The University of Mary Hardin-Baylor kicked off its 175th birthday celebration with a family-style dinner that included chicken, green beans and apple pie on Saturday, Feb. 1. Two hundred and sixty people attended the gathering, representing alumni from the years 1946-2019. “All dining on campus used to be family-style,” UMHB Alumni Director Jeff Sutton said. “This was a throwback memory for a lot of our alumni.” The night ended with a candle lighting ceremony at which alumni shared their love and support of the university. This year the tradition was taken to the internet, and over 500 alumni checked in across the globe, offering a way for everyone to connect even if they could not physically make it to the celebrations. A celebration, complete with a photo booth and school-colored cupcakes followed the candle lighting in the Bawcom Student Union. President Randy O’Rear and his wife Julie led attendees in a song of “Happy Birthday” and blew out candles on a cake, denoting 175 years. Feb. 1 has been coined by the City of Belton as the University of Mary Hardin-Baylor Day. This is because on that day in 1845, the Ninth Congress of the Republic of Texas granted a charter to the university that provided the framework to form two universities: UMHB and Baylor. The school has since grown and changed drastically. UMHB is now in a different location than it was in 1845. The school used to be located in Independence, and it was a women’s school until 1971. Present-day students now shared their more recent memories and wishes for UMHB at the birthday gathering in Bawcom. “My favorite memory at UMHB is Midnight March,” student Laela Collins said. “It’s my favorite tradition because I spend it with all my closest friends.” The gathering meant even more than that to Collins, as it is one of the closing events of the year. “It gave us an opportunity to say goodbye to those friends that are about to graduate and start their lives,” Collins said. “It’s really touching to be together as a student body.” For first-year student Joftnnia Holts, Welcome Week has been the most fun so far. “I got to know a lot of new people and everyone is so different!” Holts said. “I have a lot of friends from a lot of classifications.” Another Charter Celebration will be held on Saturday, April 18, 2020 in Independence Texas. It will include a chapel service in the historic Independence Baptist Church, followed by a luncheon on the lawn. Other upcoming events commemorating UMHB’s 175th birthday include Belton’s Fourth of July Parade with the school’s float that will feature...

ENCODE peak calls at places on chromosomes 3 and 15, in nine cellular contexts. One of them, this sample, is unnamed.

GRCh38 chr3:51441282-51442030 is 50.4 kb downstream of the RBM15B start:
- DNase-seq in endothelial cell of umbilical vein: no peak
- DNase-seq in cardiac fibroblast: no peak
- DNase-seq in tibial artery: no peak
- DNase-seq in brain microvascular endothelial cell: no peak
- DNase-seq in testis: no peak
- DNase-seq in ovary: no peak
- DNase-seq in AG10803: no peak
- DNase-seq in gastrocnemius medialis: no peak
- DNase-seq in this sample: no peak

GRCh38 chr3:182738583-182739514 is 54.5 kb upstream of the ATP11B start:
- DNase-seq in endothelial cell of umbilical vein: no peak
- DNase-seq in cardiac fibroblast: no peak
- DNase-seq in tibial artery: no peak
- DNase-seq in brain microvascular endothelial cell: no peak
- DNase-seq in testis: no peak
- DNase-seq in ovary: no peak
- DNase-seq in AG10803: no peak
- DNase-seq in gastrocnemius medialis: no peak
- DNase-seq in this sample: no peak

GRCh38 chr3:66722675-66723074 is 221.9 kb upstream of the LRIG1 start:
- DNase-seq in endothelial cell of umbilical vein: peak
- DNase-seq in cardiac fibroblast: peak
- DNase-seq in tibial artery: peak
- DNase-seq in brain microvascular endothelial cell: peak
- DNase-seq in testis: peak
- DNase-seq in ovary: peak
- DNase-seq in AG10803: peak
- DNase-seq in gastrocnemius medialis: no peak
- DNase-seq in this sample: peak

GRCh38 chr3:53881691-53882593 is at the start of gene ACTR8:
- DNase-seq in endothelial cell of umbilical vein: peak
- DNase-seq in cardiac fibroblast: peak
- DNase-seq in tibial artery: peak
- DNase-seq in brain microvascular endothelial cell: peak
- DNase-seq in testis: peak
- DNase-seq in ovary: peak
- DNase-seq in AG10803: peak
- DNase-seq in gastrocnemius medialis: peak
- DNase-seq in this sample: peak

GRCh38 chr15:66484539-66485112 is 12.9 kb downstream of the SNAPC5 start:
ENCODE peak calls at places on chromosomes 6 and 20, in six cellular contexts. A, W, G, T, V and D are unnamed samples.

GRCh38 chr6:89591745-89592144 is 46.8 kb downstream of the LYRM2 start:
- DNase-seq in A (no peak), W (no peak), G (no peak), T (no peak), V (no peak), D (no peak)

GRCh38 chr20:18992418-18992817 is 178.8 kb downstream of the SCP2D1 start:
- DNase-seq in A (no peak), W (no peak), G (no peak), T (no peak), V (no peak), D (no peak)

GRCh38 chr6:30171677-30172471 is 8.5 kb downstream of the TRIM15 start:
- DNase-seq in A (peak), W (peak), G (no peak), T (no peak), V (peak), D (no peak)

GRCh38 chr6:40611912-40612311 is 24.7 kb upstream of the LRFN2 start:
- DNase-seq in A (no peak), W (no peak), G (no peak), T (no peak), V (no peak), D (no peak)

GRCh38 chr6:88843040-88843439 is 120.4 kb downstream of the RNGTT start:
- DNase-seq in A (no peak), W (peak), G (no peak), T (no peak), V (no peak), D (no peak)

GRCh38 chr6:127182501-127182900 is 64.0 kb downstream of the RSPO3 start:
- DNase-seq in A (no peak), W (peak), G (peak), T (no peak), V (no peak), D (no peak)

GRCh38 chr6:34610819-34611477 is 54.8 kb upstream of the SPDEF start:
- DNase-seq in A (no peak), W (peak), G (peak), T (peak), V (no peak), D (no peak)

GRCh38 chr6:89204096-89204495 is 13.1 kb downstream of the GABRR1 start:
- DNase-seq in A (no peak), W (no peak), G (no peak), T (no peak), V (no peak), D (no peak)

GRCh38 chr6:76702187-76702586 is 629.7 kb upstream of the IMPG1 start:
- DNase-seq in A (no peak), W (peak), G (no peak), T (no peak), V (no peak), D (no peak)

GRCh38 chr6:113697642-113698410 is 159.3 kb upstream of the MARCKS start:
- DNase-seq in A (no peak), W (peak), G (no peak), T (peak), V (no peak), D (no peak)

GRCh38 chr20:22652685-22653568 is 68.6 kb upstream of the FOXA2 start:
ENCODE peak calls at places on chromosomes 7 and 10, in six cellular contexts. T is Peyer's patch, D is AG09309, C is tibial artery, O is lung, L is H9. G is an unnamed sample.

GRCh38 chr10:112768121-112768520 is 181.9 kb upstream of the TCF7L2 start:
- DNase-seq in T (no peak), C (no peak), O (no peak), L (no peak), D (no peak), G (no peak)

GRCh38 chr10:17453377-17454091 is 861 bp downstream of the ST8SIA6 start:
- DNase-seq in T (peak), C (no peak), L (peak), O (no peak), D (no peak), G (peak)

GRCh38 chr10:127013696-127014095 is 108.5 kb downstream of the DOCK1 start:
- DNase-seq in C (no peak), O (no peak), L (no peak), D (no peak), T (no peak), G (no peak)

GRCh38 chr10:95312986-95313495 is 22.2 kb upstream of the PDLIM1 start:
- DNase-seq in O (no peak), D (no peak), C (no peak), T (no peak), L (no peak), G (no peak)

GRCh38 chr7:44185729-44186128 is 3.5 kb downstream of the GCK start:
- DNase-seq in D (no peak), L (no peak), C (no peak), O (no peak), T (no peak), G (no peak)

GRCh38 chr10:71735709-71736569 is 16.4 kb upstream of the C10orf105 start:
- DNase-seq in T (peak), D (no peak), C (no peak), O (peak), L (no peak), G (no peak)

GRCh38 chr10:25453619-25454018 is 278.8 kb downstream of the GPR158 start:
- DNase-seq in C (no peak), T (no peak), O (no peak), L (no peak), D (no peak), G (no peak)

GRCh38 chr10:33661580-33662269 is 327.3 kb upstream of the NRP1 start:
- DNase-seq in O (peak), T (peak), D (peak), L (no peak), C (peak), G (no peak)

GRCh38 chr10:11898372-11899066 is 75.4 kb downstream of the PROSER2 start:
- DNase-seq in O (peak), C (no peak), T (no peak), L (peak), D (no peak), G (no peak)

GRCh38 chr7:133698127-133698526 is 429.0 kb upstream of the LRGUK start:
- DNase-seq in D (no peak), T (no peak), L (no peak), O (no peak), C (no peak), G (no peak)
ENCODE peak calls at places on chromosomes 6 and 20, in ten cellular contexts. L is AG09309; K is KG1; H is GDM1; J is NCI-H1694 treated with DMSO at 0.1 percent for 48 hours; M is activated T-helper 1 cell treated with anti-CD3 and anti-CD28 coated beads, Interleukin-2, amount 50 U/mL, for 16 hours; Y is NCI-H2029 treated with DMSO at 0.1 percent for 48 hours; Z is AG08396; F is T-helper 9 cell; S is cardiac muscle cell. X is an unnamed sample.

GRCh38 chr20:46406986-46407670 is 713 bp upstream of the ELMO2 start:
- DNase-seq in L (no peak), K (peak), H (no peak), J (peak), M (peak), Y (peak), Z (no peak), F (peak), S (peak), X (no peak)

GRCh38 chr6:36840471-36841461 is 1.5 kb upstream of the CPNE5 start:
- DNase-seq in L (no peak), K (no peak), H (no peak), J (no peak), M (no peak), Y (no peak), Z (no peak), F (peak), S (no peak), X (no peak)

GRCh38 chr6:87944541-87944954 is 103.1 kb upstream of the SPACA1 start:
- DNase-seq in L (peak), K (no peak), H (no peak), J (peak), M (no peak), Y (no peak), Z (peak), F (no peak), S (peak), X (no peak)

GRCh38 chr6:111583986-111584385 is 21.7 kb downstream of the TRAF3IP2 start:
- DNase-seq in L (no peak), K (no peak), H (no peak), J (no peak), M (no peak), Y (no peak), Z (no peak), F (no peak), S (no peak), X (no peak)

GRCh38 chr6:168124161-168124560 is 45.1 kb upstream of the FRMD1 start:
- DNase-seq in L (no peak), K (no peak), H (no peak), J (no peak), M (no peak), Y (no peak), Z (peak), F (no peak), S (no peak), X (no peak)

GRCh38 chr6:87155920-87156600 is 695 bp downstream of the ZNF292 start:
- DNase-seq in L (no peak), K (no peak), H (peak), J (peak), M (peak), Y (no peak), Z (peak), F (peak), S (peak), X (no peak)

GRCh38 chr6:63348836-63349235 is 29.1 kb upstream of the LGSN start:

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ROTC members volunteer at Big Red Relays
Feb27

ROTC members volunteer at Big Red Relays

The UMHB ROTC program volunteered at the Big Red Relays event on Saturday, Feb. 23 at Belton High School. The group volunteered to serve food to the athletes competing in the event. Junior social work major and ROTC cadet Nathan Gammage coordinated with Belton ISD to volunteer at the event. He heard about the event from Nicholas Cormier, a UMHB ROTC cadet and intern at Belton High School. “I want to show how awesome our program is by volunteering and representing the program,” Gammage said. “It’s also to show people that we stand for something bigger than ourselves and to show that we love serving our community.” According to Gammage, the event went well. “I am happy to have seen all the hard work and dedication the program displayed during the event.” “We helped serve food to the coaches and participants of the Big Red Relays event, and I would say, ‘mission...